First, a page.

Shelter Licensing

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According to Municipal Code Chapter 16.125 – Homeless and Transient Shelter Licensing, “a homeless and transient shelter may not operate within the municipality after January 1, 2023 unless it has obtained the applicable homeless and transient shelter license or provisional license from the municipality. . . 
At the moment, there are no license application materials available. The Anchorage Health Department understands that the full licensing process may not be completed by January 1, 2023. Therefore, it is committed to working with each provider to create reasonable timelines. 

In the coming weeks, a staff member from the Anchorage Health Department will reach out to all providers that require ‘day shelter’ or ‘overnight shelter’ licenses under the Municipal Code. More information will be available at that time.


F​A​​Q​​​s

1. What is the difference between an overnight shelter and a day shelter? 

  • According to Municipal Code Chapter 16.125 – Homeless and Transient Shelter Licensing, the definitions of overnight shelter and day shelter are: 

    • Overnight Shelter: a facility designed to provide minimum necessities of life on a limited, short-term basis for individuals and families during periods of dislocation or emergency pending formulation of long-term planning 
    • Day Shelter: a social services facility primarily engaged in providing services or activities to advance the welfare of individuals experiencing homelessness and others in need, such as food or clothing distribution, job or life skills counseling or training, connections and on-site engagement with appropriate social services and public assistance providers, planning for more permanent housing and employment, and the like

 

2. When do you expect the application materials will be available? 

  • We expect that all application materials will be available before the end of 2022.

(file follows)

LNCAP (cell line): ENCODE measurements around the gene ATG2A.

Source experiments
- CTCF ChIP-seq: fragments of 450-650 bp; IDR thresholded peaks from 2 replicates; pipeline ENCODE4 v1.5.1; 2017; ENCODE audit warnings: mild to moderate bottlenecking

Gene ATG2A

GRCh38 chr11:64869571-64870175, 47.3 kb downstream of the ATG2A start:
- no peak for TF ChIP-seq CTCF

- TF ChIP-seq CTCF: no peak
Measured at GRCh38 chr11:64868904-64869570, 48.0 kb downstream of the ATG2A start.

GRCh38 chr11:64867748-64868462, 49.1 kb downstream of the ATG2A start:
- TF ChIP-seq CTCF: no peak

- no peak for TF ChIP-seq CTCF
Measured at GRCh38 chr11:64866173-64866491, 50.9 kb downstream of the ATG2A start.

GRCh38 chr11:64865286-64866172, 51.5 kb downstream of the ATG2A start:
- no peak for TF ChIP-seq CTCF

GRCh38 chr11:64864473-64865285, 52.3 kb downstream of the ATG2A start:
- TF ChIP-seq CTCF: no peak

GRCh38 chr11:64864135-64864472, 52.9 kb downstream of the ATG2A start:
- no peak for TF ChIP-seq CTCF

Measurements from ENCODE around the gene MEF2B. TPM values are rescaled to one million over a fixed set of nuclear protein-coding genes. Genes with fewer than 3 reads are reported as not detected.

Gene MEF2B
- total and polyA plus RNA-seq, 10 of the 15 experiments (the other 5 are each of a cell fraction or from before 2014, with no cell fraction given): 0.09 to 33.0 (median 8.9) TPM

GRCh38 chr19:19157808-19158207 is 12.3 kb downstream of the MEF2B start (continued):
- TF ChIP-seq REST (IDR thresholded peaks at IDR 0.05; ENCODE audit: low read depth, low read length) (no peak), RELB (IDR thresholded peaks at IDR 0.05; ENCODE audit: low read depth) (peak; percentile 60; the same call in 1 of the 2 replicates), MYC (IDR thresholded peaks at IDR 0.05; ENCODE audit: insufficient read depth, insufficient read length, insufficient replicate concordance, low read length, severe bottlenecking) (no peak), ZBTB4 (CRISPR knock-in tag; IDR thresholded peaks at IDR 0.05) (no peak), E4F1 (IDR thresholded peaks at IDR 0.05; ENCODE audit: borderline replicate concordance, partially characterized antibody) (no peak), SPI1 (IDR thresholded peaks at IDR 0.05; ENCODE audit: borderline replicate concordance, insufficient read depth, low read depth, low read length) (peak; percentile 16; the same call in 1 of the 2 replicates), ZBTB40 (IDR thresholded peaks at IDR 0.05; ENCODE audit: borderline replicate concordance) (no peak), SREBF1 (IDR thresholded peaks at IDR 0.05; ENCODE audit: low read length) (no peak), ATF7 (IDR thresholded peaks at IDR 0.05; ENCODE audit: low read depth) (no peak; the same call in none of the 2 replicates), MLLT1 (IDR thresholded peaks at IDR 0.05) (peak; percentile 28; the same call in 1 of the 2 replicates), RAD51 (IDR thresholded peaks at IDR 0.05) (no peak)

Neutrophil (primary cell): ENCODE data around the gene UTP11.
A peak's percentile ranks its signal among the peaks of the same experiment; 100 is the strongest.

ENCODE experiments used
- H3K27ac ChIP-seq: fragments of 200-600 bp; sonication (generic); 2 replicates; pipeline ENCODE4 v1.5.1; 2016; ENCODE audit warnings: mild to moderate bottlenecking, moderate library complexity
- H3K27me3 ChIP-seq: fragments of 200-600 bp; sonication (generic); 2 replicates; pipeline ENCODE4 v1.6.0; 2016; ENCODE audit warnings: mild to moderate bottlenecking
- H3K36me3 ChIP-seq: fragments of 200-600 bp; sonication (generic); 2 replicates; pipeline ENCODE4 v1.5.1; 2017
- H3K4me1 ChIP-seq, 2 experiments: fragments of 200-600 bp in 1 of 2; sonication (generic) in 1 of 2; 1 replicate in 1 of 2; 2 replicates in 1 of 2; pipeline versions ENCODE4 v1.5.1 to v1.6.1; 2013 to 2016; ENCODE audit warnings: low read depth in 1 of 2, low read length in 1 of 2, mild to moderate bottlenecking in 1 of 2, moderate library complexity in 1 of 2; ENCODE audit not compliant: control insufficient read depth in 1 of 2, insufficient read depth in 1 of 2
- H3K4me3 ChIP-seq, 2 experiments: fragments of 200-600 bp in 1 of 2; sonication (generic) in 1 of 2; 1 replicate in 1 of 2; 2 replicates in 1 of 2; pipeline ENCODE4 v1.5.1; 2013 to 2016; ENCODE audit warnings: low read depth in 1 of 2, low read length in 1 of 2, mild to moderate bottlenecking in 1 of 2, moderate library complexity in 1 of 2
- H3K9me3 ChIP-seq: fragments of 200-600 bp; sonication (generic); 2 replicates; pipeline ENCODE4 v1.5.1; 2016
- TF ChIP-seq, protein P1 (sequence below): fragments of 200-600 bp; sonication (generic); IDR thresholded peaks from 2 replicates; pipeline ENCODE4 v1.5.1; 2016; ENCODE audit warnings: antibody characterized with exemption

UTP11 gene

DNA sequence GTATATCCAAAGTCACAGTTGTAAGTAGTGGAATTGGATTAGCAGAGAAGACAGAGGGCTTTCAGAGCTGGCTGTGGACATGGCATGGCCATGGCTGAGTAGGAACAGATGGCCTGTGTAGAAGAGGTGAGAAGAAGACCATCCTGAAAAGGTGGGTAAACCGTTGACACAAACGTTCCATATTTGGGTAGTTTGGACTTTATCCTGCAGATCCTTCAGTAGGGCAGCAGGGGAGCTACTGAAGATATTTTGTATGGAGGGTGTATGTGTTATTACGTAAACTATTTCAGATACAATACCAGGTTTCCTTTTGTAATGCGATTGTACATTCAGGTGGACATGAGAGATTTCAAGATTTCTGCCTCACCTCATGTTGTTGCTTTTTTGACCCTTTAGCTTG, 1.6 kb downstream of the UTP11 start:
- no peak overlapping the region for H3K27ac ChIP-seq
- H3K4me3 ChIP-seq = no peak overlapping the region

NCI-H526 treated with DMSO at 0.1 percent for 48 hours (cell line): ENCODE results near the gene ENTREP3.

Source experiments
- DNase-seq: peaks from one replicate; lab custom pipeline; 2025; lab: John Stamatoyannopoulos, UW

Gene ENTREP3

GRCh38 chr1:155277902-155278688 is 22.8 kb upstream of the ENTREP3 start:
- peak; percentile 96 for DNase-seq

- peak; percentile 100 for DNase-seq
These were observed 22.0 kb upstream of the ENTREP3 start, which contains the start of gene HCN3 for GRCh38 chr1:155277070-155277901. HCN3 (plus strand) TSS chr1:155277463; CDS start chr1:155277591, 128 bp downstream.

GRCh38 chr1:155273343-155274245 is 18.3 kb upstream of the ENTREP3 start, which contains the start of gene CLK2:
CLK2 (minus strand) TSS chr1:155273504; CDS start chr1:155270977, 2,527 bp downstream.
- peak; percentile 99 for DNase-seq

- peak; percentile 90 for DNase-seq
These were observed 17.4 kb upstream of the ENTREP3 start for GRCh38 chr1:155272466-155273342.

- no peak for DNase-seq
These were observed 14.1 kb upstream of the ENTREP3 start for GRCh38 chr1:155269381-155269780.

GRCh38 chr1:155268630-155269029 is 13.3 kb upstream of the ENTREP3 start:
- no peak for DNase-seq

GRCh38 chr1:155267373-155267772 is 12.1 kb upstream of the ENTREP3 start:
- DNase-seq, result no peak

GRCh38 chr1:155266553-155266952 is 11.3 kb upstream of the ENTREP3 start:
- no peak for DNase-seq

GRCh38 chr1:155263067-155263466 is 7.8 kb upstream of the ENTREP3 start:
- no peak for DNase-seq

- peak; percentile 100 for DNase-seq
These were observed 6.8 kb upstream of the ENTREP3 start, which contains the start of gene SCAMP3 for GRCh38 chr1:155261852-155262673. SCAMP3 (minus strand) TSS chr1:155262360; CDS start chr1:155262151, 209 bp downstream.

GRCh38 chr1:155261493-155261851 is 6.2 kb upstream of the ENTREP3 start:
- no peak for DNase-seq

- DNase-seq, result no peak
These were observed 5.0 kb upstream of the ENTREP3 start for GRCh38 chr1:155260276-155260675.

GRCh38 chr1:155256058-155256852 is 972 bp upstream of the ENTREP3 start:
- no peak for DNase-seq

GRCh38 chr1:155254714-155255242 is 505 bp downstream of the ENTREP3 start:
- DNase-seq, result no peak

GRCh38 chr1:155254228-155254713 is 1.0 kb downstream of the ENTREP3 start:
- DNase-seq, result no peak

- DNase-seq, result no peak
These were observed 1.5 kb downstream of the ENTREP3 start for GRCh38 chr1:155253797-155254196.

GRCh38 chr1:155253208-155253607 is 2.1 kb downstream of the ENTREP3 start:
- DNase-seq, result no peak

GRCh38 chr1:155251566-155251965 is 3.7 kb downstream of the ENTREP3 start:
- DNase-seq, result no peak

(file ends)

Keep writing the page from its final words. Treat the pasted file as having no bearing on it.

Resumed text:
3. We’ve operated a dependable shelter for 30 years. Why licensing now? 

  • The assembly passed ordinance AO No. 2021-55(S-1), which has become Municipal Code Chapter 16.125 – Homeless and Transient Shelter Licensing. According to the code, the Anchorage Health Department is required to implement and enforce a licensing system for overnight and day shelters.  


  • The Municipal Code states that the purpose of licensing is, “to establish minimum standards of care and operation for homeless shelters in the municipality, enable and maintain data collection and monitoring of the homeless population, to maintain appropriate oversight in order to provide individuals and families experiencing homelessness with the care and services needed, and mitigate impacts of neighboring residents, businesses, property owners and the users of the shelters.” 

 

4. How much money will it cost shelters to be in compliance with Muni regulations? 

  • The municipality appreciates the valuable work that shelters do every day. According to Municipal Code Chapter 16.125 – Homeless and Transient Shelter Licensing, The requirements of this chapter are not intended to be overly burdensome on homeless shelter operators. The intent of the assembly is to permit homeless and transient shelters to locate and operate with as much autonomy as is reasonably allowable.” 

 

5. What is going to happen to our shelter if we haven’t been licensed by January 1, 2023? 

  • The Anchorage Health Department will issue a provisional license to each establishment that meets the definition of Title 16.125 if it is unable to complete the full licensing process by January 1, 2023.